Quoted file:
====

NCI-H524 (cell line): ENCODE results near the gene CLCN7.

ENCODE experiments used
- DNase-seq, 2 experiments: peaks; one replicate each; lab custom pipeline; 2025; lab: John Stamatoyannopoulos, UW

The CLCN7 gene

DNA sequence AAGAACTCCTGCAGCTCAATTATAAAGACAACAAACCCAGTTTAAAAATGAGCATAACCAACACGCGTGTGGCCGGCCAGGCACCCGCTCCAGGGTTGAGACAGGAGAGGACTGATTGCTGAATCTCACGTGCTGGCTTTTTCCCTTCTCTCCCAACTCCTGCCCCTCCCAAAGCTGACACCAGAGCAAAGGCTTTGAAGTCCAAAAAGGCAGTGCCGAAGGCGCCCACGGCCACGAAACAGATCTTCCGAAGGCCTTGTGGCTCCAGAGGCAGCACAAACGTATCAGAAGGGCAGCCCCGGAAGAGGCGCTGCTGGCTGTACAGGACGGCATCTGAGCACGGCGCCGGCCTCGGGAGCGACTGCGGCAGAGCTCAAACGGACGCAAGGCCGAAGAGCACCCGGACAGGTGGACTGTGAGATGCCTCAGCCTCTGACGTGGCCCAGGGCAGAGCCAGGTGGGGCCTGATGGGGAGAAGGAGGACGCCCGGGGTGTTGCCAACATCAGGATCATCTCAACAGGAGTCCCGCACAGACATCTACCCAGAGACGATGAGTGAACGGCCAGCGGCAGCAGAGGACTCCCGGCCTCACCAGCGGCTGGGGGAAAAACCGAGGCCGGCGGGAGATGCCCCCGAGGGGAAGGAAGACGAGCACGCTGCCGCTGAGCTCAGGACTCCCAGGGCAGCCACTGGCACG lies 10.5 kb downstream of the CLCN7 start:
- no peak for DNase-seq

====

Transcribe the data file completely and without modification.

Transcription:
NCI-H524 (cell line): ENCODE results near the gene CLCN7.

ENCODE experiments used
- DNase-seq, 2 experiments: peaks; one replicate each; lab custom pipeline; 2025; lab: John Stamatoyannopoulos, UW

The CLCN7 gene

DNA sequence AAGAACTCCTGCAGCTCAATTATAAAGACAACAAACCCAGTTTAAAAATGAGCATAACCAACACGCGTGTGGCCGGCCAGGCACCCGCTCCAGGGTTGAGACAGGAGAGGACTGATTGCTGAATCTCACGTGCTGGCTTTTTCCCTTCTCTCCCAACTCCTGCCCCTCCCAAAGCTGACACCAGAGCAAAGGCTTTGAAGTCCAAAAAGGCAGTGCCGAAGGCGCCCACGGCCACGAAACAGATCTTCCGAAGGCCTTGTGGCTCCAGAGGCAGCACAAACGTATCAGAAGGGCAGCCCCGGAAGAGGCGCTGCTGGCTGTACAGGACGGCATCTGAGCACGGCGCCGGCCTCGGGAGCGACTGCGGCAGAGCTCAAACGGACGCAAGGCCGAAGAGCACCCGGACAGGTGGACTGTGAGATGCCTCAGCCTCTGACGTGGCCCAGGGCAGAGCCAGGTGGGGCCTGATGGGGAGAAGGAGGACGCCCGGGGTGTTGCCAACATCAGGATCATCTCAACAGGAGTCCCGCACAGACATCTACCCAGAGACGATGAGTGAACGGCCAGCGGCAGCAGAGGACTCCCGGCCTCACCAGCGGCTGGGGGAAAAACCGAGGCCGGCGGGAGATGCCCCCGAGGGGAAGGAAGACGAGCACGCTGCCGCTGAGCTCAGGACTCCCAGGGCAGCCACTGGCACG lies 10.5 kb downstream of the CLCN7 start:
- no peak for DNase-seq